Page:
Burrow stated: “While we welcome the intention of the World Bank to adopt a labour safeguard, the version proposed would have almost no impact in protecting the rights of those who work in Bank-financed projects, since it would not apply to contracted workers nor, except for some very limited provisions, to public servants.
The Bank’s proposed labour safeguard would to all intents and purposes exist only on paper.”
Burrow noted that the no such exclusions from protection were included in labour safeguards adopted in 2006 by the World Bank’s private-sector lending arm, IFC, by the European Bank for Reconstruction and Development in 2008, and by the African Development Bank in 2013: “An important feature of all of the other banks’ labour safeguards has been their application to contractors and sub-contractors, thus ensuring coverage of a category of workers that is highly vulnerable to exploitation and abuse. By proposing to not protect these workers in its projects, the World Bank will perpetuate instances of unsafe working conditions, child labour, unpaid wages and denial of freedom of association that we have seen in Bank-funded projects.”
A second major weakness of the World Bank’s draft labour safeguard is the proposal that the ILO’s core labour standards only be fully complied with if they are incorporated in national law. Specifically, the freedom of association and right to collective bargaining provisions would apply only “where national law recognizes” them, thus opening the door to retaliatory measures by project managers against workers who wish to exercise those rights.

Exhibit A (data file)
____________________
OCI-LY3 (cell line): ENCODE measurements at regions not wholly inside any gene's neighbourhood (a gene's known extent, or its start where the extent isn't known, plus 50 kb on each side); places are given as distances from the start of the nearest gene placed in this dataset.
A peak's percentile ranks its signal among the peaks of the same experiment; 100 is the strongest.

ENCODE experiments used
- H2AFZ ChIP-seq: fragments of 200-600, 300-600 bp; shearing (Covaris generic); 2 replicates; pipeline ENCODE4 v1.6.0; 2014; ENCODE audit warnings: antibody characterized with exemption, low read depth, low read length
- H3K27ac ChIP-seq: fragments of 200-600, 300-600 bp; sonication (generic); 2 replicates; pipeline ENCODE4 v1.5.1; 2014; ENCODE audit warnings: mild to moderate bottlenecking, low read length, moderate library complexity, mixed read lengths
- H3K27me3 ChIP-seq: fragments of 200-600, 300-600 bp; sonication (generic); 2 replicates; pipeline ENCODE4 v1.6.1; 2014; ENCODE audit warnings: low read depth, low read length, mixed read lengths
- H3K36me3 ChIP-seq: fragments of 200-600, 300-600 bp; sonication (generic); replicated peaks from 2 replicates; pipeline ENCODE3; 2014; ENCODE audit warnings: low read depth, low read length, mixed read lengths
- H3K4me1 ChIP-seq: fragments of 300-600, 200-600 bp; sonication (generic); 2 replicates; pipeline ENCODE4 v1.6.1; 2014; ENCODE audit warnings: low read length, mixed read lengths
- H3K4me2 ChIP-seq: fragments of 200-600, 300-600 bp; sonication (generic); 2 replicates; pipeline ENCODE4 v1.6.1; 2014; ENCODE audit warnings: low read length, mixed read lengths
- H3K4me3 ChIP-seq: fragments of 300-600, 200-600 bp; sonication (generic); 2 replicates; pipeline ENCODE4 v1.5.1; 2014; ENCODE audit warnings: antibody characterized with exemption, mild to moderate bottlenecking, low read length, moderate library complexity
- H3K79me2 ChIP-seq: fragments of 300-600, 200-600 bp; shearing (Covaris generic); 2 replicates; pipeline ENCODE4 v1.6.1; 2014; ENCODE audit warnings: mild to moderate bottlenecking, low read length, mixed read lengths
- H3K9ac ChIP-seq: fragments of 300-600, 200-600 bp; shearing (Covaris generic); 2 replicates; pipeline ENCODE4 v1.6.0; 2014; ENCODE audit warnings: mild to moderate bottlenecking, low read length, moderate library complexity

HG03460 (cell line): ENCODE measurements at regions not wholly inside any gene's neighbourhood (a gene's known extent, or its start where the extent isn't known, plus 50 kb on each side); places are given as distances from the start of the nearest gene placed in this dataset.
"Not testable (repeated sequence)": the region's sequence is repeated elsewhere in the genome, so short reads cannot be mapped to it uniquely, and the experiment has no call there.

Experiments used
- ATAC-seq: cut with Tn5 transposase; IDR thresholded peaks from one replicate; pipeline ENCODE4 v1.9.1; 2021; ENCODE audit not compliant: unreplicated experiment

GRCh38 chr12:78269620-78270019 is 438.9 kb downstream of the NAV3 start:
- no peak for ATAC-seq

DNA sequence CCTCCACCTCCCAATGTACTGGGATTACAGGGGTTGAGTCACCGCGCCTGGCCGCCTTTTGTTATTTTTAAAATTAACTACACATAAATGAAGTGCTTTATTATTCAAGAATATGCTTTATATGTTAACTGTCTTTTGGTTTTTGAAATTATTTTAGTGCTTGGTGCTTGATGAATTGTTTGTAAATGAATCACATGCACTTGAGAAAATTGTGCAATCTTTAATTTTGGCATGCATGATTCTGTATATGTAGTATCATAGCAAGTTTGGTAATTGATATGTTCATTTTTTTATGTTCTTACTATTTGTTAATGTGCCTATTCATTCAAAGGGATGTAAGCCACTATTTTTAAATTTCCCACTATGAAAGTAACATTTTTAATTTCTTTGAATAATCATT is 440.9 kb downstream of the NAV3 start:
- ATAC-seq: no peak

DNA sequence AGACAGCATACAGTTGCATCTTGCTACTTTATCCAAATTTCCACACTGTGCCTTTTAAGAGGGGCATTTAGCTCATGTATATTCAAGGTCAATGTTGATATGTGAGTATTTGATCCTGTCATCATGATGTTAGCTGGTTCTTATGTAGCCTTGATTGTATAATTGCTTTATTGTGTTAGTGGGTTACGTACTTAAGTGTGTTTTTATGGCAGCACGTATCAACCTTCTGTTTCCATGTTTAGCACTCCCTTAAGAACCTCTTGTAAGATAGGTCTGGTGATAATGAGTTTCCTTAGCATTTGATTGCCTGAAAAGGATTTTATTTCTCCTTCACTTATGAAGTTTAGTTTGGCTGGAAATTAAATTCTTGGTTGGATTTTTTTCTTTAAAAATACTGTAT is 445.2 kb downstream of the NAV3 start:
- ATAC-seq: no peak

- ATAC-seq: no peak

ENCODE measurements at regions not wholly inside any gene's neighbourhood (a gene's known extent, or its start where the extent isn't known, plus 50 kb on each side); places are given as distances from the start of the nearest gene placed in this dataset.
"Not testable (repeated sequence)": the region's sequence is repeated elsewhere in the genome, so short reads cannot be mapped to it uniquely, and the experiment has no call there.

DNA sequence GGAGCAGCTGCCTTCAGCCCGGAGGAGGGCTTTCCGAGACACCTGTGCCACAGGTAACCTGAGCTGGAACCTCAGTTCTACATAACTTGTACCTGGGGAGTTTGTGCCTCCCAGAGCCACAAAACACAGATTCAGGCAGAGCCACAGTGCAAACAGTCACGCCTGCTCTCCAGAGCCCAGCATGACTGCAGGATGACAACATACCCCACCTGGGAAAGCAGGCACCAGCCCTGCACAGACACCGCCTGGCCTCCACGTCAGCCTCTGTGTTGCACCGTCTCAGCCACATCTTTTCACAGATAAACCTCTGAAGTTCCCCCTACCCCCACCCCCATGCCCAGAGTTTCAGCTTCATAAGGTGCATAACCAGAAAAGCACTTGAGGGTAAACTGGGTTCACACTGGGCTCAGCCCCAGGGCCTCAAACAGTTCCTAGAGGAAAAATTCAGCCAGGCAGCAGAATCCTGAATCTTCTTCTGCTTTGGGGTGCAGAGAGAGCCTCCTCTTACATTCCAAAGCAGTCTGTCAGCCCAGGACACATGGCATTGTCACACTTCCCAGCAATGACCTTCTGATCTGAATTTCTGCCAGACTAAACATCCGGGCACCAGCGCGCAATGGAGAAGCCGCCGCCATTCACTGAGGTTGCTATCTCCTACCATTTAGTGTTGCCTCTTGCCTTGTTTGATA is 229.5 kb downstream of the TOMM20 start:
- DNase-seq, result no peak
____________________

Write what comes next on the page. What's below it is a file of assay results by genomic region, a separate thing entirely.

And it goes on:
“This is another example of the World Bank taking a step backwards, in this case not only relative to the provisions protecting those rights in projects of the other development banks, but also relative to the Bank’s stated support for all of the core labour standards since 2002,” said Sharan Burrow. “We fully hope and expect that the World Bank will catch up to the labour standards provisions adopted by the other development finance institutions over the past several years, and not undermine the progress that has been made by adopting a labour safeguard that is full of exemptions and exclusions.”
Burrow announced that the ITUC, Global Unions Federations and national trade union centres would make their views known during public consultations that the World Bank is scheduled to hold in the coming months on its new social and environmental safeguards policy.